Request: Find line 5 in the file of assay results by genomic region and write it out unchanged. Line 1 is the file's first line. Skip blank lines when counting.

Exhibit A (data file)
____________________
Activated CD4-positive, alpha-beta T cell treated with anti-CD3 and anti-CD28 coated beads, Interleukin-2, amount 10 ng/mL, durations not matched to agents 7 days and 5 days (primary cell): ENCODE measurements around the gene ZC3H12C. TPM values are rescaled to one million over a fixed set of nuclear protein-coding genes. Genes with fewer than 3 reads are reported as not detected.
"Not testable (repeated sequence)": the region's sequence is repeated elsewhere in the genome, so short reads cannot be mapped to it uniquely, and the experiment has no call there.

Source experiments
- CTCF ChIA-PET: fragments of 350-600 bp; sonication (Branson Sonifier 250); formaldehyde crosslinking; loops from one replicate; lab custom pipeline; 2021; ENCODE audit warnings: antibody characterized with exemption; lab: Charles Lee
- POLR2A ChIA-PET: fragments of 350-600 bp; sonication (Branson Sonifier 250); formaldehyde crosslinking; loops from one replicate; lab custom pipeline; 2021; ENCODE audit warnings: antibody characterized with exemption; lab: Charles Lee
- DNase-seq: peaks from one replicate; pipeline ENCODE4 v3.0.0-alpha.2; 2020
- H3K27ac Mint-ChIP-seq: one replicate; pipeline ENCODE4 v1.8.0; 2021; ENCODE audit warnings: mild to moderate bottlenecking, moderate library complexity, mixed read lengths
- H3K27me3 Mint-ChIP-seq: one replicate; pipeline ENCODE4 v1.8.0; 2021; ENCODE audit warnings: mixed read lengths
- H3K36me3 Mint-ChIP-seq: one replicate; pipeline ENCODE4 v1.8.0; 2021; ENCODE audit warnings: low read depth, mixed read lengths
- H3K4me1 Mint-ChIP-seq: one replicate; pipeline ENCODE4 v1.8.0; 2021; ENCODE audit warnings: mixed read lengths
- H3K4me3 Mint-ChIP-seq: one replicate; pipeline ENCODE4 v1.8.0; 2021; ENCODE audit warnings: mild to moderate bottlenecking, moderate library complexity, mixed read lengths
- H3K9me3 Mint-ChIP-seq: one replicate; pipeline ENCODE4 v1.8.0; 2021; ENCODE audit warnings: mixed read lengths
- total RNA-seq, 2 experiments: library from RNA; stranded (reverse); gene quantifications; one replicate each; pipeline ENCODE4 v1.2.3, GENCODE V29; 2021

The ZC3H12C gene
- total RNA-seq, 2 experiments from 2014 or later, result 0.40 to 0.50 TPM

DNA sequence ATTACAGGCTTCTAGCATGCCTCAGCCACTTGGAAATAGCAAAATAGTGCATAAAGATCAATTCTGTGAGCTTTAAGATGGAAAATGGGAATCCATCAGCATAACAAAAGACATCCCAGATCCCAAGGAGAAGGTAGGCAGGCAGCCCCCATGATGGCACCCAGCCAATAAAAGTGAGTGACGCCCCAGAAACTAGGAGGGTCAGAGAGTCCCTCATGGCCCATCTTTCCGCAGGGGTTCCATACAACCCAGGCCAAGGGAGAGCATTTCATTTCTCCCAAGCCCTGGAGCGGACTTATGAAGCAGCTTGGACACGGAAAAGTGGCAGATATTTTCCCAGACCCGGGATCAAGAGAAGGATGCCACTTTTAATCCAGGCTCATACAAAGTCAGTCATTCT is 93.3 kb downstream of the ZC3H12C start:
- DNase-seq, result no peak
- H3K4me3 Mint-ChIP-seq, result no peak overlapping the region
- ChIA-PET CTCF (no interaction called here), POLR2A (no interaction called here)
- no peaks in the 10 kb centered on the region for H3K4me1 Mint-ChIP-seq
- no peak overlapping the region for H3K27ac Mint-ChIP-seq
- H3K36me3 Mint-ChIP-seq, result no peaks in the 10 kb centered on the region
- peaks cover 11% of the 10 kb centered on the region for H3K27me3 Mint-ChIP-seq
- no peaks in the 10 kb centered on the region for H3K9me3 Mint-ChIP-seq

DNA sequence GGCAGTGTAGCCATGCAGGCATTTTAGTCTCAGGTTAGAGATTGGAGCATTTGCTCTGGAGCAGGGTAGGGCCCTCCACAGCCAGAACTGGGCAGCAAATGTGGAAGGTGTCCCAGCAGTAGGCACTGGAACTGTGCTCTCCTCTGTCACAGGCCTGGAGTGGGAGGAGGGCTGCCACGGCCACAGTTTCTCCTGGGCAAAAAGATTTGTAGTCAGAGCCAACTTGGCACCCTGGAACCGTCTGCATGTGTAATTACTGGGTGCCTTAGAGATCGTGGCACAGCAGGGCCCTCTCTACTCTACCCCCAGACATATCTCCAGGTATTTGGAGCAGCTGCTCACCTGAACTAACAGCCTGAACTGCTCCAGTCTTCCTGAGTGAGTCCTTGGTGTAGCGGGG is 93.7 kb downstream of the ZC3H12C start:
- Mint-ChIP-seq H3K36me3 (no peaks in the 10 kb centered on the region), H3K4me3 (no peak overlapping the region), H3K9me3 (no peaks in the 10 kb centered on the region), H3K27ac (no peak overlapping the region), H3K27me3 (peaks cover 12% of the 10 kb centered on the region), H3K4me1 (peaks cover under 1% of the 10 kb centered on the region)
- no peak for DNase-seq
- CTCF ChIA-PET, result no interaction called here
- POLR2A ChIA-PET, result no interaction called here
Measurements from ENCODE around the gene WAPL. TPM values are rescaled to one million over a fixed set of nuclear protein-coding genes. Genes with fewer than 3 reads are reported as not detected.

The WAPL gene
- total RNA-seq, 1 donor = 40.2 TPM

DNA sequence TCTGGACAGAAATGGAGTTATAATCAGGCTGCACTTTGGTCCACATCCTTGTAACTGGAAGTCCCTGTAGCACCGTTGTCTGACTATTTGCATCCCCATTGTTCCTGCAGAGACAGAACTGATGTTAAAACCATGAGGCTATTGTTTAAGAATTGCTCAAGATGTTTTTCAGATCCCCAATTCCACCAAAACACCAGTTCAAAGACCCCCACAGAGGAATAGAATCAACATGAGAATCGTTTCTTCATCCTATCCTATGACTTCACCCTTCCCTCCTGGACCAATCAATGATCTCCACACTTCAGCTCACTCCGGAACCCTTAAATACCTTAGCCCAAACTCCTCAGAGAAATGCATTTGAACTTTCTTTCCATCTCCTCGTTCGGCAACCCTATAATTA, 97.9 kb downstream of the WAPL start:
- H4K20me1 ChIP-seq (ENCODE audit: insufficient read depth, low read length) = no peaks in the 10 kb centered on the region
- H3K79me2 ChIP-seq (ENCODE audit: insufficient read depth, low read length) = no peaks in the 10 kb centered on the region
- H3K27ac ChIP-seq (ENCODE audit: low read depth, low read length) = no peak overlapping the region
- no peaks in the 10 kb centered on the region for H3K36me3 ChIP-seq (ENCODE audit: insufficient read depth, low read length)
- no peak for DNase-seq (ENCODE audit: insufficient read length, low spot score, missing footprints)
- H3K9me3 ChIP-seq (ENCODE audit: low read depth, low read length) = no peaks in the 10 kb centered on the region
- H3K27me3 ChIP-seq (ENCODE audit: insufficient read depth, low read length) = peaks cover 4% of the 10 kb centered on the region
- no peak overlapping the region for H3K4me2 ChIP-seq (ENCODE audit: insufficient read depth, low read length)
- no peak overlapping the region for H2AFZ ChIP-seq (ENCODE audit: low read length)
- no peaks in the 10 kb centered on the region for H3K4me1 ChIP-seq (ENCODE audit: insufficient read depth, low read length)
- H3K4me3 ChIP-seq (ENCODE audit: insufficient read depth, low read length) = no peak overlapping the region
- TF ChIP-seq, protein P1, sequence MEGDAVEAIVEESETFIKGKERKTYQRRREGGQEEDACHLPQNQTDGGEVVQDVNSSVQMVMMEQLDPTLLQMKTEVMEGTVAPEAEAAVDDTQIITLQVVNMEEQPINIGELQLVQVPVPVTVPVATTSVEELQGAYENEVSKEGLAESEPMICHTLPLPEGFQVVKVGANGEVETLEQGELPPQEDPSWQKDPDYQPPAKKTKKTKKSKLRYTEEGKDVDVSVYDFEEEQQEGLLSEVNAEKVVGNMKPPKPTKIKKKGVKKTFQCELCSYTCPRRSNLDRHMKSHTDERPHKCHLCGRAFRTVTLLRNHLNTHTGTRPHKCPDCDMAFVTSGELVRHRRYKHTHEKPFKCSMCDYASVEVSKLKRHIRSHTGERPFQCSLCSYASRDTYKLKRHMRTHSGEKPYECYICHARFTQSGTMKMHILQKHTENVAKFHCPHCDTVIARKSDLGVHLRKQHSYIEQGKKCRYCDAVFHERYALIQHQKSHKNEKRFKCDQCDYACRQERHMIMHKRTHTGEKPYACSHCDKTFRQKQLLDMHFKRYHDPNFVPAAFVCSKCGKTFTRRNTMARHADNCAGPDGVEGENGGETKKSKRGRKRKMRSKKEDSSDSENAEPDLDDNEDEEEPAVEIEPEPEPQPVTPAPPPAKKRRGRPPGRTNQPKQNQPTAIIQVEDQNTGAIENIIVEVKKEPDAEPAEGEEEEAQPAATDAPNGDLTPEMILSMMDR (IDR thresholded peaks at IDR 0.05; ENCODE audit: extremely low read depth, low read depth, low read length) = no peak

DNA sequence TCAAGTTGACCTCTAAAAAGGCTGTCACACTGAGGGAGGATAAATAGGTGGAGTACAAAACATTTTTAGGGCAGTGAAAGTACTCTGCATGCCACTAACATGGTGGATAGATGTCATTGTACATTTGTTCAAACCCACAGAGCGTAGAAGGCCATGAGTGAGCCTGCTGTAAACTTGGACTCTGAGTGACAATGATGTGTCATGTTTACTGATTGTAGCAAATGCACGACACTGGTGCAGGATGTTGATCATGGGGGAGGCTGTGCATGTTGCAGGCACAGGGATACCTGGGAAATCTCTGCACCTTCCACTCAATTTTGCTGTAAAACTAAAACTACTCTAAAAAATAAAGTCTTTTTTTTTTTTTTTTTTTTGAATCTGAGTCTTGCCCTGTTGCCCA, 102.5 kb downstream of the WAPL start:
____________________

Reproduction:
- POLR2A ChIA-PET: fragments of 350-600 bp; sonication (Branson Sonifier 250); formaldehyde crosslinking; loops from one replicate; lab custom pipeline; 2021; ENCODE audit warnings: antibody characterized with exemption; lab: Charles Lee